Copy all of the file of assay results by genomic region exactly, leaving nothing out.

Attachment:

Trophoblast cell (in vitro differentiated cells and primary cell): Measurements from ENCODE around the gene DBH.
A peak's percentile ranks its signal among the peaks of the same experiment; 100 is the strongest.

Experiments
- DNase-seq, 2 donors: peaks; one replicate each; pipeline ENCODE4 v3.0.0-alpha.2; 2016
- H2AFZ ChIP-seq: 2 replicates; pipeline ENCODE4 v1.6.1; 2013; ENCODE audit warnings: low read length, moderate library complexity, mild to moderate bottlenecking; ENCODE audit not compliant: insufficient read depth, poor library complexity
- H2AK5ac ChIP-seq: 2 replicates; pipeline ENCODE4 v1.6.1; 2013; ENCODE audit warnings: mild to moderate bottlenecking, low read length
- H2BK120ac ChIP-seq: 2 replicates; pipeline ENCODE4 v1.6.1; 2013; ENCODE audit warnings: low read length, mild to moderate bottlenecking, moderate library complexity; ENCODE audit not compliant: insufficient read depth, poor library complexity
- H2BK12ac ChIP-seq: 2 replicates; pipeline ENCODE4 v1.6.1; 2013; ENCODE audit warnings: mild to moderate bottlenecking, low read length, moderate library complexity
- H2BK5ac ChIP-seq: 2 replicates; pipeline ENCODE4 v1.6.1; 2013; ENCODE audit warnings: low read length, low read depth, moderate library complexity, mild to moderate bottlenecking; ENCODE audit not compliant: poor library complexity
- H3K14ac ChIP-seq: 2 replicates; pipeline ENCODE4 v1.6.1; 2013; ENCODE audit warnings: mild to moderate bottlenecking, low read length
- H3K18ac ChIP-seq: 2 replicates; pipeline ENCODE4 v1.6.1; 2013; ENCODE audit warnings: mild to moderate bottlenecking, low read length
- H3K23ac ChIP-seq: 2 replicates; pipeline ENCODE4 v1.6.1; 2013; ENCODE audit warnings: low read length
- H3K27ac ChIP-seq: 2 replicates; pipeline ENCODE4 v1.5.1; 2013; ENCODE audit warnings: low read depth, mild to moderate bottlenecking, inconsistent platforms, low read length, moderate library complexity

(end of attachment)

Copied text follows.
Trophoblast cell (in vitro differentiated cells and primary cell): Measurements from ENCODE around the gene DBH.
A peak's percentile ranks its signal among the peaks of the same experiment; 100 is the strongest.

Experiments
- DNase-seq, 2 donors: peaks; one replicate each; pipeline ENCODE4 v3.0.0-alpha.2; 2016
- H2AFZ ChIP-seq: 2 replicates; pipeline ENCODE4 v1.6.1; 2013; ENCODE audit warnings: low read length, moderate library complexity, mild to moderate bottlenecking; ENCODE audit not compliant: insufficient read depth, poor library complexity
- H2AK5ac ChIP-seq: 2 replicates; pipeline ENCODE4 v1.6.1; 2013; ENCODE audit warnings: mild to moderate bottlenecking, low read length
- H2BK120ac ChIP-seq: 2 replicates; pipeline ENCODE4 v1.6.1; 2013; ENCODE audit warnings: low read length, mild to moderate bottlenecking, moderate library complexity; ENCODE audit not compliant: insufficient read depth, poor library complexity
- H2BK12ac ChIP-seq: 2 replicates; pipeline ENCODE4 v1.6.1; 2013; ENCODE audit warnings: mild to moderate bottlenecking, low read length, moderate library complexity
- H2BK5ac ChIP-seq: 2 replicates; pipeline ENCODE4 v1.6.1; 2013; ENCODE audit warnings: low read length, low read depth, moderate library complexity, mild to moderate bottlenecking; ENCODE audit not compliant: poor library complexity
- H3K14ac ChIP-seq: 2 replicates; pipeline ENCODE4 v1.6.1; 2013; ENCODE audit warnings: mild to moderate bottlenecking, low read length
- H3K18ac ChIP-seq: 2 replicates; pipeline ENCODE4 v1.6.1; 2013; ENCODE audit warnings: mild to moderate bottlenecking, low read length
- H3K23ac ChIP-seq: 2 replicates; pipeline ENCODE4 v1.6.1; 2013; ENCODE audit warnings: low read length
- H3K27ac ChIP-seq: 2 replicates; pipeline ENCODE4 v1.5.1; 2013; ENCODE audit warnings: low read depth, mild to moderate bottlenecking, inconsistent platforms, low read length, moderate library complexity